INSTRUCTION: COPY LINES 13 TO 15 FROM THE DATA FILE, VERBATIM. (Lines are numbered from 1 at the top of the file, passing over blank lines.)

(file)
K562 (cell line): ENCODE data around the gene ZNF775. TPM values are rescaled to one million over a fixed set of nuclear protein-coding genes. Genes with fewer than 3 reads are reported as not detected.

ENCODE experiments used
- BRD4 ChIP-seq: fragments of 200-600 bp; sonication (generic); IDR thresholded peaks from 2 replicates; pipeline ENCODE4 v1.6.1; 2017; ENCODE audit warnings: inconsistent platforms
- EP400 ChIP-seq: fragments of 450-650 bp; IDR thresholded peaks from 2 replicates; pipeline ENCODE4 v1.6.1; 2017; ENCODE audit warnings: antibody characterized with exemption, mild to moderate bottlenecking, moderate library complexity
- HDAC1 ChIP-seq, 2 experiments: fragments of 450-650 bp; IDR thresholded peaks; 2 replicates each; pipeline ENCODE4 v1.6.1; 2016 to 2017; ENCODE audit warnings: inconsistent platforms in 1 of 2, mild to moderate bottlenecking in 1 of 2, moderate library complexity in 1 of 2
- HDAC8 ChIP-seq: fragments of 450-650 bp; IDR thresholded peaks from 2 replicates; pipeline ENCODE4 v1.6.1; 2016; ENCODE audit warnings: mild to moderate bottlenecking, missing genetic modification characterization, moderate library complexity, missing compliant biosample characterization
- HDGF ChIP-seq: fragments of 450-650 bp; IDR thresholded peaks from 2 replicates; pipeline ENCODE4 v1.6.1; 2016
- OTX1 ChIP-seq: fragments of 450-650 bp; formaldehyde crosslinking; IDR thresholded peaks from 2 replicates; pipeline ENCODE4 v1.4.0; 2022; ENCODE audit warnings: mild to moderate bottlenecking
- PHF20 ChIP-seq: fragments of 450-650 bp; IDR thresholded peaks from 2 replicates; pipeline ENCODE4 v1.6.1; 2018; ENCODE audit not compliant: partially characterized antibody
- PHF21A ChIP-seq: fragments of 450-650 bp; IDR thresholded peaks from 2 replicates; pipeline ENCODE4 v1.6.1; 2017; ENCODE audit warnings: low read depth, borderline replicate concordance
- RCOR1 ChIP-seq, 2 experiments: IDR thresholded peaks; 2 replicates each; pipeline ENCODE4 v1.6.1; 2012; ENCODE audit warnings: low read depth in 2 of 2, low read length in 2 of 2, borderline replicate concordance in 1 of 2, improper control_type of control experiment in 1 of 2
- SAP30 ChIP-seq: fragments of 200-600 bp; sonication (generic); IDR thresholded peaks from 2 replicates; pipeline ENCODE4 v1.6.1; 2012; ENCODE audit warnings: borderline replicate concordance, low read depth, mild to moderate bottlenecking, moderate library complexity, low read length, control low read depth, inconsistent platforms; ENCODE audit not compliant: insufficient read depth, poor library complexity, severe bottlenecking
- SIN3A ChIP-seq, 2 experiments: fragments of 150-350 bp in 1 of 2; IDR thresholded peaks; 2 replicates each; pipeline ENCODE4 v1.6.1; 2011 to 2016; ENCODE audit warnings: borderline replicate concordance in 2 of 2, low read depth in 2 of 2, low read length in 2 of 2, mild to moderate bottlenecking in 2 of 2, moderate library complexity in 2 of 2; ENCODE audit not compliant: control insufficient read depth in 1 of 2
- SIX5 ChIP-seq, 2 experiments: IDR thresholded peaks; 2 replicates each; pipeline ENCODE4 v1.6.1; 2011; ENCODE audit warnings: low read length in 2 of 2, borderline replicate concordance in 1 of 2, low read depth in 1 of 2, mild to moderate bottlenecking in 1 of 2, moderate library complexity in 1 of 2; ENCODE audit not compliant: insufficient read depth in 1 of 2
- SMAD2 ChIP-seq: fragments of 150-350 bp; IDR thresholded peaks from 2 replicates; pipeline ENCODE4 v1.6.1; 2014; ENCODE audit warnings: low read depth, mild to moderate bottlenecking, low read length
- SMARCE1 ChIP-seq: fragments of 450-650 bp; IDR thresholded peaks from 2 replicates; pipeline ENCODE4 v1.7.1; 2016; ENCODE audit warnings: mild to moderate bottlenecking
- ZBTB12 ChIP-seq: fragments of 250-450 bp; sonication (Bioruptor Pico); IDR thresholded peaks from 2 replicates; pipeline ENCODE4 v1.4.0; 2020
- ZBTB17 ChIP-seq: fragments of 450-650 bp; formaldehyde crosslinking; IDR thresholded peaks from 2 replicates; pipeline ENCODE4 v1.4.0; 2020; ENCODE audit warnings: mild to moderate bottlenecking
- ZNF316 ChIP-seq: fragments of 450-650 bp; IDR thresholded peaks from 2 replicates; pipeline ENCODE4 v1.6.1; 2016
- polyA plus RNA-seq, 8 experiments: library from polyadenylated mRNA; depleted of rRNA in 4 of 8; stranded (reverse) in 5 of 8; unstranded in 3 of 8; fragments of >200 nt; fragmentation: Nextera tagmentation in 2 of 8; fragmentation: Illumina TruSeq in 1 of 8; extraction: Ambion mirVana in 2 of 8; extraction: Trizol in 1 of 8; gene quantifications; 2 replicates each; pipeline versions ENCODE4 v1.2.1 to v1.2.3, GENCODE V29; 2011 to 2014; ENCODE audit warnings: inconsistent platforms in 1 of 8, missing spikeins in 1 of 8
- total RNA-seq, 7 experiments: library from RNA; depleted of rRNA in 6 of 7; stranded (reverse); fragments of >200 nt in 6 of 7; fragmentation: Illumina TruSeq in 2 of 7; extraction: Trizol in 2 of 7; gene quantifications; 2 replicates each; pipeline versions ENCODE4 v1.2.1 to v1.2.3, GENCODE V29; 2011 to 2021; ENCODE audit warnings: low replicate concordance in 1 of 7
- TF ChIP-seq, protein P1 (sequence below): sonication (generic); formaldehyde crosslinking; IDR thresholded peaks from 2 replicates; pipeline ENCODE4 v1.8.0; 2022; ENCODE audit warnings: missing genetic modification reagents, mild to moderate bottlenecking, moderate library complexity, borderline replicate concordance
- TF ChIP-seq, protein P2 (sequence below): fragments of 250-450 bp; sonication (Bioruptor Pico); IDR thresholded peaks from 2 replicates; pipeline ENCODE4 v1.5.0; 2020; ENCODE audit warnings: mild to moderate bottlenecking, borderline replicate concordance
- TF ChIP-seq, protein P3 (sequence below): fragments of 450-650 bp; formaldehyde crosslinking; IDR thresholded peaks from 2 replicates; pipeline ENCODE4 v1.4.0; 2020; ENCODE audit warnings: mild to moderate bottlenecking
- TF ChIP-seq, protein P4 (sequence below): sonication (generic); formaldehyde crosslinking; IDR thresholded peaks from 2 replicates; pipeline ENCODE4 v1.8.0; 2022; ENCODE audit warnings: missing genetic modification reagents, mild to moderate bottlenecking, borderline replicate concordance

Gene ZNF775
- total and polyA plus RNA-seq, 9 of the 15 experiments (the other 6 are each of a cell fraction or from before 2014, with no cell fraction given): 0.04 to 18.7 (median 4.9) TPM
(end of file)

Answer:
- SIN3A ChIP-seq, 2 experiments: fragments of 150-350 bp in 1 of 2; IDR thresholded peaks; 2 replicates each; pipeline ENCODE4 v1.6.1; 2011 to 2016; ENCODE audit warnings: borderline replicate concordance in 2 of 2, low read depth in 2 of 2, low read length in 2 of 2, mild to moderate bottlenecking in 2 of 2, moderate library complexity in 2 of 2; ENCODE audit not compliant: control insufficient read depth in 1 of 2
- SIX5 ChIP-seq, 2 experiments: IDR thresholded peaks; 2 replicates each; pipeline ENCODE4 v1.6.1; 2011; ENCODE audit warnings: low read length in 2 of 2, borderline replicate concordance in 1 of 2, low read depth in 1 of 2, mild to moderate bottlenecking in 1 of 2, moderate library complexity in 1 of 2; ENCODE audit not compliant: insufficient read depth in 1 of 2
- SMAD2 ChIP-seq: fragments of 150-350 bp; IDR thresholded peaks from 2 replicates; pipeline ENCODE4 v1.6.1; 2014; ENCODE audit warnings: low read depth, mild to moderate bottlenecking, low read length